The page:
Equal pay is about justice, fairness, and who we are as a nation — and it makes all of us stronger. I’m glad the House passed the Paycheck Fairness Act to help close the gender pay gap — and I urge the Senate to swiftly do the same.
— President Biden (@POTUS) April 16, 2021
We also know that personnel is policy, and the president has nominated individuals to critical posts who we believe will work to uphold civil and human rights. And from naming the first Native American cabinet member to the first openly LGBTQ person confirmed to a cabinet position, Biden has made progress in ensuring that those in power better reflect this nation’s incredible diversity. To date, The Leadership Conference has written or joined letters of support for the historic nominations of Xavier Becerra, Miguel Cardona, Rohit Chopra, Marcia Fudge, Seema Nanda, Robert Santos, and Julie Su.
At the DOJ, The Leadership Conference was particularly pleased with the president’s nomination of Vanita Gupta, our former president and CEO, to be the first woman of color and first civil rights lawyer to serve as associate attorney general — and with the nomination of Kristen Clarke, our former board member and ally in the civil rights community, to be the first woman confirmed and first Black woman ever to serve as assistant attorney general for civil rights (Clarke’s nomination is still pending). Together with Attorney General Garland, the DOJ will be back in the business of enforcing our nation’s federal civil rights laws and will restore independence and integrity to the department’s critical work.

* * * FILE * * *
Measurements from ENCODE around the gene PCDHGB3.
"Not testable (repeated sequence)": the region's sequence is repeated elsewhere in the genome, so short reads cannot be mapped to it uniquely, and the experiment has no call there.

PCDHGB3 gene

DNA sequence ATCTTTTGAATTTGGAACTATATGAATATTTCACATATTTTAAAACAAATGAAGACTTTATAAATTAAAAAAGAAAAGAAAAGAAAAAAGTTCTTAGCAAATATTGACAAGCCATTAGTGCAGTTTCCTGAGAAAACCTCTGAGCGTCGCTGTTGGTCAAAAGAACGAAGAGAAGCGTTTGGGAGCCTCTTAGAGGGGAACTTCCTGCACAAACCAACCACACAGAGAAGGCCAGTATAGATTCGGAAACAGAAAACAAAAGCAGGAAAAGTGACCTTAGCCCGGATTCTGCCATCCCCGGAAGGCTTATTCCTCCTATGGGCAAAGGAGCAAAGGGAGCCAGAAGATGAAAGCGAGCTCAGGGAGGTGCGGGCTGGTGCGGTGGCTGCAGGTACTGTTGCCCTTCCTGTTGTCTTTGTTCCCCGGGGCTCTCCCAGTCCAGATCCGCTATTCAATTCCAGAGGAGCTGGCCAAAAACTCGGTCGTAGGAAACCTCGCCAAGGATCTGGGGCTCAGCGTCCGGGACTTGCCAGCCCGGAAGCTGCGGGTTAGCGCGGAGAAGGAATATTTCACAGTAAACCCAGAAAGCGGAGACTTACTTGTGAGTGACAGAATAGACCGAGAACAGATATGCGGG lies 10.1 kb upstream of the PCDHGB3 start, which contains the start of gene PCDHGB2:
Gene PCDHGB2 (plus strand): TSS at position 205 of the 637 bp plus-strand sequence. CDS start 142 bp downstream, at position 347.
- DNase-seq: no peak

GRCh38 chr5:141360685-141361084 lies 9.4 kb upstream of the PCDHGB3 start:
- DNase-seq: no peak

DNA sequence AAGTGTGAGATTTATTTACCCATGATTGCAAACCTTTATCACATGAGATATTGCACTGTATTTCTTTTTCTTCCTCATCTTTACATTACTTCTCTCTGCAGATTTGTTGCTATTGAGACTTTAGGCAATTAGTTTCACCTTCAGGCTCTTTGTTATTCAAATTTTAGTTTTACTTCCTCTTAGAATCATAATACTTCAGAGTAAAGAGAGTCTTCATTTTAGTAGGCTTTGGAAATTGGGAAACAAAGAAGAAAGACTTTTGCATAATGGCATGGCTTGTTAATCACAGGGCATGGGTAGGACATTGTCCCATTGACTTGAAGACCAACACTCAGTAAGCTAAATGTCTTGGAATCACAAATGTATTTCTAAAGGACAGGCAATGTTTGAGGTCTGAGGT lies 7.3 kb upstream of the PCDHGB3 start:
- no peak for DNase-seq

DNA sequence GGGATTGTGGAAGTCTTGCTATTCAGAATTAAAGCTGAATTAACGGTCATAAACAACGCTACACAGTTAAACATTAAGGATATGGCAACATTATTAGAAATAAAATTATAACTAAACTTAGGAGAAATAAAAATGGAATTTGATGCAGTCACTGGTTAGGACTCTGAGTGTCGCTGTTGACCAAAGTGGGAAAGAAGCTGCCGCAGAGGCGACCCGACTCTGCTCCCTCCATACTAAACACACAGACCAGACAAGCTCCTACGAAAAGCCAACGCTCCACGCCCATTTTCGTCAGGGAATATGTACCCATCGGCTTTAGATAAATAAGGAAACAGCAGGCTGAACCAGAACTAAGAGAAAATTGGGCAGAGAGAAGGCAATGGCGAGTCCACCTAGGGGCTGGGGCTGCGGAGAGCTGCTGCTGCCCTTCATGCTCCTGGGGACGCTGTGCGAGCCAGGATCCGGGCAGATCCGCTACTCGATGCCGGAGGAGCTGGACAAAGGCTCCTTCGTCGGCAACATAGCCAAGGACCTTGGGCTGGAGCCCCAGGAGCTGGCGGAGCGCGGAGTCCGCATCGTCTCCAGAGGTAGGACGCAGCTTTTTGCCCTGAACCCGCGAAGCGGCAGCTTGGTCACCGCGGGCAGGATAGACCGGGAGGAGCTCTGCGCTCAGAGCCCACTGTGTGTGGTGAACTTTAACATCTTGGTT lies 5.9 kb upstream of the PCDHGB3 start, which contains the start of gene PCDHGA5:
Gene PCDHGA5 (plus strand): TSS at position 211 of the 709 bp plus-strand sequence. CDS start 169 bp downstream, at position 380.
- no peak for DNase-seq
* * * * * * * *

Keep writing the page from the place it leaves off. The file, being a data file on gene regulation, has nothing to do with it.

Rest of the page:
Biden also nominated his first group of judicial nominees who collectively represented an important step toward ensuring our federal judiciary reflects those that it serves. It’s particularly notable that he nominated three Black women for circuit court seats, as it’s been nearly a decade since a Black woman was confirmed to serve on a circuit court. Many of the nominees also possess experience from areas of the legal profession woefully underrepresented on the bench, including having served as public defenders. In addition, Biden announced the creation of a presidential commission to study and issue a report on Supreme Court reform. The commission’s work to explore every avenue for change — and to ensure the Supreme Court provides more equal justice — will be vital.
It will take more than 100 days to reverse the previous administration’s assault on civil and human rights — and it will take continued advocacy to ensure the Biden-Harris administration acts to ensure justice for all communities in America. We applaud the passage of Biden’s COVID-19 relief package, for example, but know that much more must be done to protect the most vulnerable — including people in jails and prisons. We also need the administration to continue nominating diverse individuals to serve on our nation’s courts and in the federal government who will protect and advance civil and human rights for all. We need additional action to protect immigrants, including TPS designation for Haitians and other populations and an increase in the refugee resettlement numbers. And of course, we need sustained efforts to respond to anti-Asian violence and xenophobia and all forms of hate. Last month, the administration established a DOJ cross-agency initiative to address anti-Asian violence — and we know implementation of this and other efforts will be critical to combating hate in America.
Taken together, the Biden-Harris administration’s early actions have represented important first steps in charting a new direction for our country. We look forward to continuing our work with the administration to advance civil and human rights for every person in the United States.